MEMPHIS, Tenn. — The Delta variant is causing an increase in cases and hospitalizations in the Mid-South.
Right now, neighboring states like Mississippi are seeing a spike in cases and hospitalizations.
Data from the Mississippi Department of Health shows Baptist-DeSoto and Methodist Olive Branch have zero ICU beds available.
Dr. Steve Threlkeld with Baptist Memorial Health believes we will see more patients from out of state get sent to Memphis hospitals, but he doesn’t think the system will get overwhelmed like it did at the beginning of the year.
“I think it’s unlikely to get to the very large numbers that we saw before for a couple of reasons,” said Dr. Threlkeld. “A lot of people are vaccinated, not enough but a lot of people in fact are, and a lot of the oldest people are vaccinated at the highest percentage.”
Dr. Threlkeld believes hospital systems can handle an increase in COVID-19 hospitalizations. Still, he wants to emphasize we can avoid this by getting people vaccinated.
“It’s very painful to watch people in their 20s and 30s and 40s get really ill and die. It’s just not necessary,” said Dr. Threlkeld. “This vaccination is particular at preventing serious illness or death.”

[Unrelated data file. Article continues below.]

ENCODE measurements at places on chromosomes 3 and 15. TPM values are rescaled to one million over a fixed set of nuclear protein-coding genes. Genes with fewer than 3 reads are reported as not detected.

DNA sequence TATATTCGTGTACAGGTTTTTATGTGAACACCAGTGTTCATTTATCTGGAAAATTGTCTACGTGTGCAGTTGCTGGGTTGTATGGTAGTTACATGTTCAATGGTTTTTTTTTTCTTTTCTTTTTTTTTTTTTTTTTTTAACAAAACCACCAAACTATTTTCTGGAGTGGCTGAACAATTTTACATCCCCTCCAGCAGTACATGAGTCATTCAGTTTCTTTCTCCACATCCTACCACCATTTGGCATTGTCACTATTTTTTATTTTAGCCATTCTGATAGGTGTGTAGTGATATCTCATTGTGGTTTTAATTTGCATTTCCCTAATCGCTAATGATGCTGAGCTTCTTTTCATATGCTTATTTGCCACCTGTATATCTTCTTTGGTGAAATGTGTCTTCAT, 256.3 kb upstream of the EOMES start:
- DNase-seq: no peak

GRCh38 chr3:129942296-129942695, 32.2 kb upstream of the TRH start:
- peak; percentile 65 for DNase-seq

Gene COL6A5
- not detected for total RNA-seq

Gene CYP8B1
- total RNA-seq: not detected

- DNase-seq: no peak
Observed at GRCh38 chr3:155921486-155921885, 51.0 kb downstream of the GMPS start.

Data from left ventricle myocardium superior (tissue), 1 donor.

Right now, neighboring states like Mississippi are seeing a spike in cases and hospitalizations. Data from the Mississippi Department of Health shows Baptist-Desoto and Methodist Olive Branch have zero ICU beds available.
A spokesperson with Baptist-Desoto said when necessary, it can move patients to nearby hospitals with additional beds. Dr. Threlkeld said he expects to see more of this.
“There may very well be a lot more transfers. That’s where being a large 22-bed system helps because we can accommodate in several places some of those patients,” said Dr. Threlkeld.
Meanwhile, a spokesperson with Methodist Le Bonheur Healthcare is sharing a warning. FOX13 was told it had seen an increase in its Mid-South hospitalizations from 14 on June 24 to 78 COVID-19 patients Tuesday morning.
Dr. Threlkeld emphasizes more people need to get vaccinated to avoid severe infection or worse, death.
“It’s still discouraging to know a lot of people who will be subject to getting sick, and it will be getting younger,” said Dr. Threlkeld.
Dr. Threlkeld said looking at the number of ICU beds available isn’t always the best measure of data because most of them are filled in the morning with patients who went through more complicated elected procedures.
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